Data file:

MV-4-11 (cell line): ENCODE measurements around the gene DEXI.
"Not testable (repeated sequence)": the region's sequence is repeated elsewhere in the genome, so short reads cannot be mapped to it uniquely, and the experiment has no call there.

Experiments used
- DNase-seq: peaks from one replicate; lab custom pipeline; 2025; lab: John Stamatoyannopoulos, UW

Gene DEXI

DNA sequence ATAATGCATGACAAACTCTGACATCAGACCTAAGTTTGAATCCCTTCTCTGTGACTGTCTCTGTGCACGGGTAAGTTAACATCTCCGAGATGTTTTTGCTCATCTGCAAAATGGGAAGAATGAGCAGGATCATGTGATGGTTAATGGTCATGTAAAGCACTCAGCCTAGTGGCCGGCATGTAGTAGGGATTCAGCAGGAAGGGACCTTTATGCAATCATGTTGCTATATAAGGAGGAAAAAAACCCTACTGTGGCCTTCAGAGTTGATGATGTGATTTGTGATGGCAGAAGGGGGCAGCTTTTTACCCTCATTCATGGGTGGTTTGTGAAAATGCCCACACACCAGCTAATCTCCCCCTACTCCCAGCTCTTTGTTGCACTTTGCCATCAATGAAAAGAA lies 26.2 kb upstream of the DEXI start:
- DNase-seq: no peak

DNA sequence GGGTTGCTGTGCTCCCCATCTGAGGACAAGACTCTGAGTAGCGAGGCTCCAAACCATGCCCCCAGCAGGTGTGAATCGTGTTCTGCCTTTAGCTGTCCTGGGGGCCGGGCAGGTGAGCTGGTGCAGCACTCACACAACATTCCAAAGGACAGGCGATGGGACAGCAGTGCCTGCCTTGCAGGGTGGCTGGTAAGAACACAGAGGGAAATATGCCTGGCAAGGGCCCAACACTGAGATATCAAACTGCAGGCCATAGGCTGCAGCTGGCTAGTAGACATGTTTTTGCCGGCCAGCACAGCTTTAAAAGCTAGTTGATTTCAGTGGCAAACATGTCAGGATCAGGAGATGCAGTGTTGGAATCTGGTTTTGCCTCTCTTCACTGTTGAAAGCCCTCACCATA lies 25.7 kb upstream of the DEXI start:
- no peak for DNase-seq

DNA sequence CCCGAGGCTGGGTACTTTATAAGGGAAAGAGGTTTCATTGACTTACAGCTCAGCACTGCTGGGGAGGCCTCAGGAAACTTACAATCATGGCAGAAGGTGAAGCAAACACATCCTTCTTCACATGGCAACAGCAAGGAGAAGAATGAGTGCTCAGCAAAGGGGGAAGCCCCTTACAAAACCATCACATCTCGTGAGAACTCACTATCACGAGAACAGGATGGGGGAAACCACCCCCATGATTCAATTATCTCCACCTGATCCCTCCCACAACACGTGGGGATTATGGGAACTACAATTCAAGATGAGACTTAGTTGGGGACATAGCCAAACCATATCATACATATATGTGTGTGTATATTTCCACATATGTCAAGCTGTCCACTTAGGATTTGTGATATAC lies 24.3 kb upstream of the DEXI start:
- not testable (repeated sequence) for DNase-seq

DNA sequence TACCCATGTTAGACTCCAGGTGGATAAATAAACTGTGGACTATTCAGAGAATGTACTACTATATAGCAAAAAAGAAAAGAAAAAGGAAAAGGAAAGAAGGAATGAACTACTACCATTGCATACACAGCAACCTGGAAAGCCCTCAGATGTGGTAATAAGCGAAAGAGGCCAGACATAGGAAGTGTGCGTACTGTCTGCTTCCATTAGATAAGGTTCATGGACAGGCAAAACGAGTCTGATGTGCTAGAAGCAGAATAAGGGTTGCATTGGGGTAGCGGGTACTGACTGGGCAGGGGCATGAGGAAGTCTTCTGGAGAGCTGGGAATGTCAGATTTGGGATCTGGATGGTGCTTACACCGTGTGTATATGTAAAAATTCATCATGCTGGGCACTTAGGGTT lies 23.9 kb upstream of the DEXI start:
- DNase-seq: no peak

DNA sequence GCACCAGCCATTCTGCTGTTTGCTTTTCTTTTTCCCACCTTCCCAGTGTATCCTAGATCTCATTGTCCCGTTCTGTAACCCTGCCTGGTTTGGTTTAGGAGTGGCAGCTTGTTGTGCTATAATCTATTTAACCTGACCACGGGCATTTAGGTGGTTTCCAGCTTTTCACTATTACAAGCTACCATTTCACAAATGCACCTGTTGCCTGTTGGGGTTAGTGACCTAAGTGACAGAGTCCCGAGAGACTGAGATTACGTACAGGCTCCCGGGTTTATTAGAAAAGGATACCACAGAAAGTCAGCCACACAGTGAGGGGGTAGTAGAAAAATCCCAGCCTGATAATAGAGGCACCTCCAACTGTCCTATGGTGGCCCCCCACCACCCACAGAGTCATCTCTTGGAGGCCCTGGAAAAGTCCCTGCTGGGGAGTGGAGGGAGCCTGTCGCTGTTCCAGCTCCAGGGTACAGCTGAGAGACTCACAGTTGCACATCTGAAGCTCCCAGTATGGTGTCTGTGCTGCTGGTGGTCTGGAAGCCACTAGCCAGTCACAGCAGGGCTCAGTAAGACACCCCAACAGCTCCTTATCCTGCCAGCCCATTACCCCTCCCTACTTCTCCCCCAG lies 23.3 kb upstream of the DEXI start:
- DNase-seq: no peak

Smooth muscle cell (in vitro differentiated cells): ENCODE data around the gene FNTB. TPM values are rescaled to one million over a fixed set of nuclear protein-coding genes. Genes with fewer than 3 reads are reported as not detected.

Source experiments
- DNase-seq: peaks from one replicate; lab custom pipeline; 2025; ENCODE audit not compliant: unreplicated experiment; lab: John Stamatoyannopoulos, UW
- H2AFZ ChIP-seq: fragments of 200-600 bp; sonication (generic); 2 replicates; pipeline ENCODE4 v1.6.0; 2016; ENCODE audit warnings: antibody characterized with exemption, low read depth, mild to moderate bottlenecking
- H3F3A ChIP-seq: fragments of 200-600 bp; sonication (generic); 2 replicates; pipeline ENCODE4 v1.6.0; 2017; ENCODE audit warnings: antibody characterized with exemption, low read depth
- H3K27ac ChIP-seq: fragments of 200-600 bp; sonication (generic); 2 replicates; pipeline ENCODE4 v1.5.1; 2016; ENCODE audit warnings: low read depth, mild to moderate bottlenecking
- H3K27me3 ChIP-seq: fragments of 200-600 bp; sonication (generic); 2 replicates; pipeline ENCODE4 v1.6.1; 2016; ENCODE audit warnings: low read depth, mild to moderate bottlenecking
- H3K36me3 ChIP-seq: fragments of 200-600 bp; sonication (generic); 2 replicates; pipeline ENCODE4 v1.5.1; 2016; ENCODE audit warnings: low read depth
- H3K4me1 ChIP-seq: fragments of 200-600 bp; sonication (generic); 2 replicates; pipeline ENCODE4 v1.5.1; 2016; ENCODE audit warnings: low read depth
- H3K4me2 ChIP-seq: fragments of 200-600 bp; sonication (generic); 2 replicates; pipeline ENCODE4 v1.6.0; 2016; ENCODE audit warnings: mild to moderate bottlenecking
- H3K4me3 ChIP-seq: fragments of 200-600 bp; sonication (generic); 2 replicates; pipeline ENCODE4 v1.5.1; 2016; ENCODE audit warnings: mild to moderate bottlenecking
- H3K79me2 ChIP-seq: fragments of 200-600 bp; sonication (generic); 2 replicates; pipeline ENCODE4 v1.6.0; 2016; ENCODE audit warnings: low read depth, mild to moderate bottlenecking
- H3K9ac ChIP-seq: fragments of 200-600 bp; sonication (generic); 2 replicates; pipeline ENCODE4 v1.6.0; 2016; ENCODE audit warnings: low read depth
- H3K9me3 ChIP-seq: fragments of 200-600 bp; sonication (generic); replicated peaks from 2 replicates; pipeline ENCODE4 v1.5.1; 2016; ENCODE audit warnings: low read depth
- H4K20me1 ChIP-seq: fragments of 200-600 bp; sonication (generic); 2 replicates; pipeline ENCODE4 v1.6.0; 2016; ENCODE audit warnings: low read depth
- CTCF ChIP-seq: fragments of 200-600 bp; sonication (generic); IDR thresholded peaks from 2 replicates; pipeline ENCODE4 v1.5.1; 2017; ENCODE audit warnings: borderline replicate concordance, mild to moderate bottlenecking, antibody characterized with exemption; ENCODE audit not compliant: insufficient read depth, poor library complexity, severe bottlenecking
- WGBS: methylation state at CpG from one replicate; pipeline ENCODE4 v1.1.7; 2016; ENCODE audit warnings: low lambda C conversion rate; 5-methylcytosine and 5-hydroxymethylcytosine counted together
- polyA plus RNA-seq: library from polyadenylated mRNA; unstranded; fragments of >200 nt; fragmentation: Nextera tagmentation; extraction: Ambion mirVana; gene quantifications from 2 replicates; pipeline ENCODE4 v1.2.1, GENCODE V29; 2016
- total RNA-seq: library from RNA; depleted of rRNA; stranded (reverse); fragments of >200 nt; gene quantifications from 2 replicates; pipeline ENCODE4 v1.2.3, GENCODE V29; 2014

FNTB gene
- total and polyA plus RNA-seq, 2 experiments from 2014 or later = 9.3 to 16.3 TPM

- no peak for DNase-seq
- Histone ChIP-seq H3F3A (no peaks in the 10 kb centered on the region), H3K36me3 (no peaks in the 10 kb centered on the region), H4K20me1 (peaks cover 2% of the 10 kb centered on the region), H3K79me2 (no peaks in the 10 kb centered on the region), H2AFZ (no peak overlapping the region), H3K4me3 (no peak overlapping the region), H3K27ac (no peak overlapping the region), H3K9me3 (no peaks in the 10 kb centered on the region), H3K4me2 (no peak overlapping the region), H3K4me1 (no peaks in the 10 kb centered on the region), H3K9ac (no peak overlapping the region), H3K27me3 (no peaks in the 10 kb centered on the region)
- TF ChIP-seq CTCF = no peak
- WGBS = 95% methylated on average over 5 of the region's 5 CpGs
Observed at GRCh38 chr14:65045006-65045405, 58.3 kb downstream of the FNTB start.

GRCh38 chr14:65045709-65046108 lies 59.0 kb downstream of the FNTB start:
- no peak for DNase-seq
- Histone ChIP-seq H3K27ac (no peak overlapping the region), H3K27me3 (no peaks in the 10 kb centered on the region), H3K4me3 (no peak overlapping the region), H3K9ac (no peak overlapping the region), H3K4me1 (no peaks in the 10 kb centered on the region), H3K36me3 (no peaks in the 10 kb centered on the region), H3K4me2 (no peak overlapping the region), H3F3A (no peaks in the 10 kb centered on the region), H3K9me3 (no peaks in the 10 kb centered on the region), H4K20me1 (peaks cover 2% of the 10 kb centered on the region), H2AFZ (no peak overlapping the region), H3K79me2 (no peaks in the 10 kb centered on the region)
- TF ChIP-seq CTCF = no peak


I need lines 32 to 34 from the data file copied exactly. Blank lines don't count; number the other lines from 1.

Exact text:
- WGBS: methylation state at CpG from one replicate; pipeline ENCODE4 v1.1.7; 2016; ENCODE audit warnings: low lambda C conversion rate; 5-methylcytosine and 5-hydroxymethylcytosine counted together
- polyA plus RNA-seq: library from polyadenylated mRNA; unstranded; fragments of >200 nt; fragmentation: Nextera tagmentation; extraction: Ambion mirVana; gene quantifications from 2 replicates; pipeline ENCODE4 v1.2.1, GENCODE V29; 2016
- total RNA-seq: library from RNA; depleted of rRNA; stranded (reverse); fragments of >200 nt; gene quantifications from 2 replicates; pipeline ENCODE4 v1.2.3, GENCODE V29; 2014